Amy Claire Mills (she/her)

Amy is a Sydney-based emerging artist living and working on unceded Gadigal and Wangal land. Her art practice explores identity and self-preservation through immersive textile installations and performance, by which becomes both the artist and subject. Amy's practice critiques and examines the politics surrounding the disabled body. Using distinctive, colourful and bold mediums her work encourages the observer to challenge their own paradigms and internalised preconceived bias, with the intention of deconstructing ableism.

With a broad range of skills, Amy has worked with community and art organisations, local councils and fellow artists to curate accessible and representative exhibitions and community events. 

Headshot of Dan Graham

Dan Graham (he/him)

Dan is a theatre director and disability rights and LGBTQ+ activist. His directing credits include Sam I Am, an autobiographical solo show co-created with deaf actor/performer Sam Martin, Arthur Miller’s The Crucible and Hilary Bell’s Wolf Lullaby. He is on the Board of Arts Access Australia and Co-Chair of Artists With A Disability Committee for the Media and Entertainment Alliance (MEAA). His particular passion is access to employment opportunities for artists with a disability.

Gayle Kennedy (she/her)

Gayle Kennedy is a proud member of the Wongaibon Clan of the Ngiayampaa speaking nation of South West NSW. She is an award-winning writer and has published work in newspapers, magazines, literature journals, and for radio. She was the Indigenous issues writer and researcher for Streetwize comics from 1995-1998. Her book of poetry, Koori Girl Goes Shoppin’, was shortlisted for the David Unaipon Award in 2005 and her prose work, Me, Antman & Fleabag was the winning entry in 2006. She wrote eleven books for the Yarning Strong series, which won the 2011 Australian Publishers Association award for Excellence in Educational publishing. Gayle is a disability advocate and has spoken widely in Australia and overseas on disability and the arts.

Eugenie Lee (she/her) 

Eugenie Lee is a Sydney-based, Korean-Australian interdisciplinary artist with a conceptual focus on the lived experiences with persistent pain. Experimentation and collaboration with pain scientists and researchers, who investigate ways in which technologies can assist in pain research, have become an important conceptual underpinning for her interdisciplinary art practice which includes participatory performances using technologies, installations, sculptures and paintings.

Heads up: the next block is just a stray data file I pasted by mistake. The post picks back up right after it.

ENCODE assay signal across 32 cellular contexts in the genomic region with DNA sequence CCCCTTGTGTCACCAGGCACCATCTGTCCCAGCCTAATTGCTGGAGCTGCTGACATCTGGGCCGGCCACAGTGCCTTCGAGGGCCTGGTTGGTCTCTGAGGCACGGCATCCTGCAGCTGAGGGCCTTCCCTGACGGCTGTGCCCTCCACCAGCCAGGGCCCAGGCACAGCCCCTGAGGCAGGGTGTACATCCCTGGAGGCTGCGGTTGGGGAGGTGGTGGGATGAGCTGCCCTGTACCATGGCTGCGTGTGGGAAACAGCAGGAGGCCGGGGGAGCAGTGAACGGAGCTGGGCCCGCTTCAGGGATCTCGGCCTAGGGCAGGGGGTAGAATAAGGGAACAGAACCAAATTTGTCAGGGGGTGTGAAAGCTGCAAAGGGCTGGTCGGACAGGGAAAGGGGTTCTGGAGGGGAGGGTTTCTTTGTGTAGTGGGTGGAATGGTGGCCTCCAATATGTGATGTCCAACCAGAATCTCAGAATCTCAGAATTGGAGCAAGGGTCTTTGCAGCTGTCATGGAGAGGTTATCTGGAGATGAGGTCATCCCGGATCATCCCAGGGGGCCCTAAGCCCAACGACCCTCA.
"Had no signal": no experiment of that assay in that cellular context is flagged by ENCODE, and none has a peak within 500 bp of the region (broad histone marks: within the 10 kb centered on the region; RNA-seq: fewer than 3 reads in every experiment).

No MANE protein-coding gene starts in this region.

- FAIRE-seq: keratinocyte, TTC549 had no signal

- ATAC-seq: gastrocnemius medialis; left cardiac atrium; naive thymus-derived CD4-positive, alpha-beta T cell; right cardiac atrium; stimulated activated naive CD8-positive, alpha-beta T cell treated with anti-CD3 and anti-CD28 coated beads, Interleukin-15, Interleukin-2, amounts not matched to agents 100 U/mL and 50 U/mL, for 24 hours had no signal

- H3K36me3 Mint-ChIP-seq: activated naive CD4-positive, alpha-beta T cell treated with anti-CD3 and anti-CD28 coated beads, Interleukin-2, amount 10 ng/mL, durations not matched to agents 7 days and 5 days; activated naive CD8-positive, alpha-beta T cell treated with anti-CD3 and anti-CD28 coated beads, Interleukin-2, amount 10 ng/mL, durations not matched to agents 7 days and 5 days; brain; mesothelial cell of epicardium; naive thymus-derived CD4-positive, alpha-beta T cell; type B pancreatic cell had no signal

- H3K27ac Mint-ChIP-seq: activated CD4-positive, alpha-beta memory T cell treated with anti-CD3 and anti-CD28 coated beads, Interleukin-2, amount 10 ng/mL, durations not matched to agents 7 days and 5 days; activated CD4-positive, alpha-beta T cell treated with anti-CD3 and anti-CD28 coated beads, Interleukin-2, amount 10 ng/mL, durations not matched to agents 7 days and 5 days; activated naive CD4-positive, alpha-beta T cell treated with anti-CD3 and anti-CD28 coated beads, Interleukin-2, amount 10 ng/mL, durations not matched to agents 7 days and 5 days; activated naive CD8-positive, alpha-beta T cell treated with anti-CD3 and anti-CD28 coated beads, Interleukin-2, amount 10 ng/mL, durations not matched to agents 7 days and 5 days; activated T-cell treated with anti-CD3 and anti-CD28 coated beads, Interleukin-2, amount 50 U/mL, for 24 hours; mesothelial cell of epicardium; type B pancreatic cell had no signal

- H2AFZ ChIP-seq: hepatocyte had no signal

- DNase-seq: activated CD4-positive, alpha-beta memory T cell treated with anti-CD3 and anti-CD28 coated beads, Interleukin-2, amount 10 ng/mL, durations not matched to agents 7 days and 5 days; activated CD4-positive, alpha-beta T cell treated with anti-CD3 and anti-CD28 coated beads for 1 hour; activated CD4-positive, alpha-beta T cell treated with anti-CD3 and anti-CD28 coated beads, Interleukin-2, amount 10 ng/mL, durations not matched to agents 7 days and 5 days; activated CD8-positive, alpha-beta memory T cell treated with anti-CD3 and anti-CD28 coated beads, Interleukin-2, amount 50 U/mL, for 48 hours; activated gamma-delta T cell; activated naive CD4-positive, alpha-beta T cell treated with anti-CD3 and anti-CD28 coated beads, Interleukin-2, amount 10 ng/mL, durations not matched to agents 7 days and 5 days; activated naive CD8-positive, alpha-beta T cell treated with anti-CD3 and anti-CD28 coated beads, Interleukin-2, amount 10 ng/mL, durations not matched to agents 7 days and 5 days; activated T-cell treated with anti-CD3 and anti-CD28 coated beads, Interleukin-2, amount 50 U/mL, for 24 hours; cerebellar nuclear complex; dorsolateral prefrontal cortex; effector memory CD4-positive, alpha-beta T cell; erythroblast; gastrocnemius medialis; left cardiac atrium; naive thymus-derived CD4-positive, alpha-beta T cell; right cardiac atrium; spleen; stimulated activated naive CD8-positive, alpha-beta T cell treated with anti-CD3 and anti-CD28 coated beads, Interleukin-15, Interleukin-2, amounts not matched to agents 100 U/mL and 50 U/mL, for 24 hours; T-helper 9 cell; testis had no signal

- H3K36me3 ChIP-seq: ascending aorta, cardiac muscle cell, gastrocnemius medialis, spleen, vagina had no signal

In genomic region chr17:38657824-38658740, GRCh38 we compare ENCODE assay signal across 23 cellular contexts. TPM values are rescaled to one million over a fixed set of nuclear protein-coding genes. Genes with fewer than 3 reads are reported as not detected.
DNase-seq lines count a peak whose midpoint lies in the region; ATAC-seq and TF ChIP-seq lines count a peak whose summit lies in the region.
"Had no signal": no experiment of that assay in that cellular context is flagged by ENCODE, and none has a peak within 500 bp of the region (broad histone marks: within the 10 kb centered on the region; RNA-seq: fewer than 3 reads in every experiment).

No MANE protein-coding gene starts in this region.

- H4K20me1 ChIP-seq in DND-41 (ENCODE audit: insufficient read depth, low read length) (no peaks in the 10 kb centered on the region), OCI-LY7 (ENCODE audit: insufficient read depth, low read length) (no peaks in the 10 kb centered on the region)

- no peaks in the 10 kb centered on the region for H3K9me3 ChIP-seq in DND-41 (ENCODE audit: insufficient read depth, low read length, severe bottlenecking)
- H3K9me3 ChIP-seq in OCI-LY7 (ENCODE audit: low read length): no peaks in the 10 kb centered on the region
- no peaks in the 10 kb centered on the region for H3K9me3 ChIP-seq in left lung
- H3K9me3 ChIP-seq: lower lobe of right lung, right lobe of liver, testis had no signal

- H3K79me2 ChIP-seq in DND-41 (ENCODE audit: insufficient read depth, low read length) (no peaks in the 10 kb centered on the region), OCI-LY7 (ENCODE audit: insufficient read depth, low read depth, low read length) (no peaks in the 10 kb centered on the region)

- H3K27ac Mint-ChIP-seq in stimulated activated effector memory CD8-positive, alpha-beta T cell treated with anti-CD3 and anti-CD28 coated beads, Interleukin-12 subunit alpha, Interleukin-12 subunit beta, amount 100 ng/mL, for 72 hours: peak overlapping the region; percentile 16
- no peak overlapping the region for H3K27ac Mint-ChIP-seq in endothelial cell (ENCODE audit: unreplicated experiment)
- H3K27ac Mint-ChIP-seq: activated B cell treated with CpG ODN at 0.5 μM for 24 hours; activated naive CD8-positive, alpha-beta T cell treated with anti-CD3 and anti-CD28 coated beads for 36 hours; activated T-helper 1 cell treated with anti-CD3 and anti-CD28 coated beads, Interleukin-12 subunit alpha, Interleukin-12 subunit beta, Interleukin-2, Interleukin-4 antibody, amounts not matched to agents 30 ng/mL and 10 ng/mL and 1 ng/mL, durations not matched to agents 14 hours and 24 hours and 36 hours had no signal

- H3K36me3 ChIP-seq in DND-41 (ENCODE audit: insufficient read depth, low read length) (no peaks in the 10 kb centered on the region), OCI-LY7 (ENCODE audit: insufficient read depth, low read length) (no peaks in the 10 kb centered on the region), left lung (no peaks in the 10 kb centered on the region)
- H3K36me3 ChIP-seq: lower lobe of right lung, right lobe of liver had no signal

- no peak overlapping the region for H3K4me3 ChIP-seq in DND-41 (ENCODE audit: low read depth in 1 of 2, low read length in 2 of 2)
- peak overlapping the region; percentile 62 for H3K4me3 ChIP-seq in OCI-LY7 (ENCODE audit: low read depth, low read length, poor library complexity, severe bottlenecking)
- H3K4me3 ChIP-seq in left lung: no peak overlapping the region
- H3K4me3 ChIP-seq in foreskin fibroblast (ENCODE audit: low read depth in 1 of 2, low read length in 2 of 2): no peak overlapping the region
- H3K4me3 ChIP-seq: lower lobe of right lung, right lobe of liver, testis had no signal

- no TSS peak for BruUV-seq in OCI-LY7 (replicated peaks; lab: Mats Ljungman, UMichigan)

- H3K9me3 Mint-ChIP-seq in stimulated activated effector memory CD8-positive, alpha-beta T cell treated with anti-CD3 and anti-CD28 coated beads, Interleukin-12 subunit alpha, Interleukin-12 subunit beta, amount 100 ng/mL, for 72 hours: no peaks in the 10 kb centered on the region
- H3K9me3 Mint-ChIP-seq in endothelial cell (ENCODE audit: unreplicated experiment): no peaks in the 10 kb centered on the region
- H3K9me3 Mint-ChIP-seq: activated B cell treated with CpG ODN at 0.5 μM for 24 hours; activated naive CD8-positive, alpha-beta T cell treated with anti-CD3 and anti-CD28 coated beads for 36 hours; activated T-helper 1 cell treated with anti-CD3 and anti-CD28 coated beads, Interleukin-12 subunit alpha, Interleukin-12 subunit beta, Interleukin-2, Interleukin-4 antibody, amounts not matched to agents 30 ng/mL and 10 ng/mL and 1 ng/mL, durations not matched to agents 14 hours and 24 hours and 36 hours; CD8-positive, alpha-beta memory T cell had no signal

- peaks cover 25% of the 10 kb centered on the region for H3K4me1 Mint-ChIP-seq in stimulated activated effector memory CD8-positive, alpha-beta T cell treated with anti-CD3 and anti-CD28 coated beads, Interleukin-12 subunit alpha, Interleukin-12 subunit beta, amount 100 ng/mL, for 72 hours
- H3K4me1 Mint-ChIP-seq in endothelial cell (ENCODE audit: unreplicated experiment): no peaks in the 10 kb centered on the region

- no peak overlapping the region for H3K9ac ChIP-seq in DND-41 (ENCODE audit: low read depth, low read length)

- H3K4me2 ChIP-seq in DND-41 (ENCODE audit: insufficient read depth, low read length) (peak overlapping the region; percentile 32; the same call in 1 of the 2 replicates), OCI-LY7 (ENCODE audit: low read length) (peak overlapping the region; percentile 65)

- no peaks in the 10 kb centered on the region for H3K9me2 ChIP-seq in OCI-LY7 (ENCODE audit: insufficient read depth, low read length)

Dean Nash (he/him) 

Dean is an Actor, Singer-Songwriter and Screenwriter working on Gadigal Land (Sydney)  

Dean has studied a bachelor of music at WSU, Musical theatre at NIDA Open, has studied with acting coaches such as Anthony Meindl, Mitchell Butel and Nicholas Brown, and has worked extensively in the mediums of film, TV, theatre and cabaret.  Over the last couple of years due to the pandemic Dean has focused mostly on writing endeavours, and currently has a feature film in early development with Screen Australia. In 2021 Dean co wrote a Musical called The breaths in Between with Melbourne theatre company 11 O'Clock Theatre. A concept musical about love, connection, and identity in diverse, under-represented and intersectional Australians, and released a debut EP In the Autumn available on all streaming services. Most recently Dean was one of 16 artists across NSW picked to be a part of the AFTRS Talent Camp for emerging writers. 

Danni Wright (she/her)

Danni identifies as a deaf queer vegan woman of Anglosaxon Australian descent, who is passionate and actively involved in her communities, particularly the deaf community. She works within the film, television and theatre industry as a director, actor and language, cultural and accessibility consultant across diverse projects.

She has studied internationally, enriching her skills as a versatile theatre practitioner and performer. Danni is passionate about creativity and accessibility being entwined from the work’s inception rather than as an add-on or afterthought. Incorporating accessibility as part of performances normalises the experience for everyone.